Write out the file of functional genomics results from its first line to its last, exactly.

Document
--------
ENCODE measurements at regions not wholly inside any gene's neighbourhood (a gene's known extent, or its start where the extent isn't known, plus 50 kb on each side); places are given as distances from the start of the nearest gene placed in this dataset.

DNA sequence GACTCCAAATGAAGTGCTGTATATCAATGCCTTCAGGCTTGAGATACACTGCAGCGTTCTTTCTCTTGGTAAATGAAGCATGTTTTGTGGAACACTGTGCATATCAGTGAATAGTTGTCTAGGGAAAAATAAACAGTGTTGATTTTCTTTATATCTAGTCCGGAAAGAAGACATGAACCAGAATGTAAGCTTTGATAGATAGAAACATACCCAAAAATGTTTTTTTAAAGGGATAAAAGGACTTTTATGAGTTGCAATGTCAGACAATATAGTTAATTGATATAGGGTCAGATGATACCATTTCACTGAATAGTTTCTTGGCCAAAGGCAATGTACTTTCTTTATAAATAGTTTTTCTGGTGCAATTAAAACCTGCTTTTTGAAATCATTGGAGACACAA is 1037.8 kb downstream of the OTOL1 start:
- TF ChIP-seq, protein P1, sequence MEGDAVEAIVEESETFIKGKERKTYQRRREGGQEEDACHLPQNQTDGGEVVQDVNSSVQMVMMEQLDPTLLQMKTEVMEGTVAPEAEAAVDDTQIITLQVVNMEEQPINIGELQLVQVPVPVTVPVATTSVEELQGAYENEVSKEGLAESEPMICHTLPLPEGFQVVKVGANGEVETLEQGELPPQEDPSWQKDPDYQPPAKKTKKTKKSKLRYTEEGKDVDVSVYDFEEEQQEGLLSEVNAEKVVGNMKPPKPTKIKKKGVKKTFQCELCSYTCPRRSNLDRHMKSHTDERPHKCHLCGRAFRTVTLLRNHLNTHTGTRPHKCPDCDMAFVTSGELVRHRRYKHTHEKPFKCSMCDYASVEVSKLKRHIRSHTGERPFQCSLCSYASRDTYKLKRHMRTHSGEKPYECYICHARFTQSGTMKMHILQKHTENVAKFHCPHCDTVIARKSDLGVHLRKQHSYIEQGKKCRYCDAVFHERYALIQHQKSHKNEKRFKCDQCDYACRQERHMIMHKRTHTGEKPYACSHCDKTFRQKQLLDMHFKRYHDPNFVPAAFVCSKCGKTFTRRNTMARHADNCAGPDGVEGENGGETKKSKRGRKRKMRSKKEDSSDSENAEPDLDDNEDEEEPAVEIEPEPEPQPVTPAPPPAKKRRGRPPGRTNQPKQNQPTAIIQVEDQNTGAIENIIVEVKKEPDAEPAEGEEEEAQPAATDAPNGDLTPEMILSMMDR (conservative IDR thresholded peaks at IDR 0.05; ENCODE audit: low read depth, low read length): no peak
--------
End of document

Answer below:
ENCODE measurements at regions not wholly inside any gene's neighbourhood (a gene's known extent, or its start where the extent isn't known, plus 50 kb on each side); places are given as distances from the start of the nearest gene placed in this dataset.

DNA sequence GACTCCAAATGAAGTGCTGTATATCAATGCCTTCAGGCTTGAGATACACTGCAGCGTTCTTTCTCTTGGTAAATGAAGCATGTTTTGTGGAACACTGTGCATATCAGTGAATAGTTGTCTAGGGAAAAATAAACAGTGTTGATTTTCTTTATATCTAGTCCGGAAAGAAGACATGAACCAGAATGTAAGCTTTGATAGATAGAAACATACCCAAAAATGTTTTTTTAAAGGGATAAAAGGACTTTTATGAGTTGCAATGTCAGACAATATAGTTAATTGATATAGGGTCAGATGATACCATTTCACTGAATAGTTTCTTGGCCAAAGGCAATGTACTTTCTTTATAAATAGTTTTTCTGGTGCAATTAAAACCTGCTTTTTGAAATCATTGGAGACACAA is 1037.8 kb downstream of the OTOL1 start:
- TF ChIP-seq, protein P1, sequence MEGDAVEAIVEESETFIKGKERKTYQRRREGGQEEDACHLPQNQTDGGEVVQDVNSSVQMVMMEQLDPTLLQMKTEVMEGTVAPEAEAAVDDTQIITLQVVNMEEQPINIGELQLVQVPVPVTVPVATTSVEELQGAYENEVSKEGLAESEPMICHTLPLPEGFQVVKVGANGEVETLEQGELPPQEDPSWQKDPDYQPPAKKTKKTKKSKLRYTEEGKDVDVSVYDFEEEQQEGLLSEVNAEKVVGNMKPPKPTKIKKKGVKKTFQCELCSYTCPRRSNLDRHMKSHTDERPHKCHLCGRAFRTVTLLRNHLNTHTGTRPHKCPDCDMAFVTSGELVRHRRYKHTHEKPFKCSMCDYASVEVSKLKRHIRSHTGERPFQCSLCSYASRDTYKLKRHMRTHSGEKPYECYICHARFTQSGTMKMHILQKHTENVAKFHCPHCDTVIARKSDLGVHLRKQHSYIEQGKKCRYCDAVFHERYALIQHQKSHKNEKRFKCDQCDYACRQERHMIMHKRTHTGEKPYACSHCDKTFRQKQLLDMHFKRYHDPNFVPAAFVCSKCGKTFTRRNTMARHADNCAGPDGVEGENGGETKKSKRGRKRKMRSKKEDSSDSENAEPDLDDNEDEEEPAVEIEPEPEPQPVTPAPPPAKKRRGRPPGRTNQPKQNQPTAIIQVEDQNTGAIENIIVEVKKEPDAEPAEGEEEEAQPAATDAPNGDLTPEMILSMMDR (conservative IDR thresholded peaks at IDR 0.05; ENCODE audit: low read depth, low read length): no peak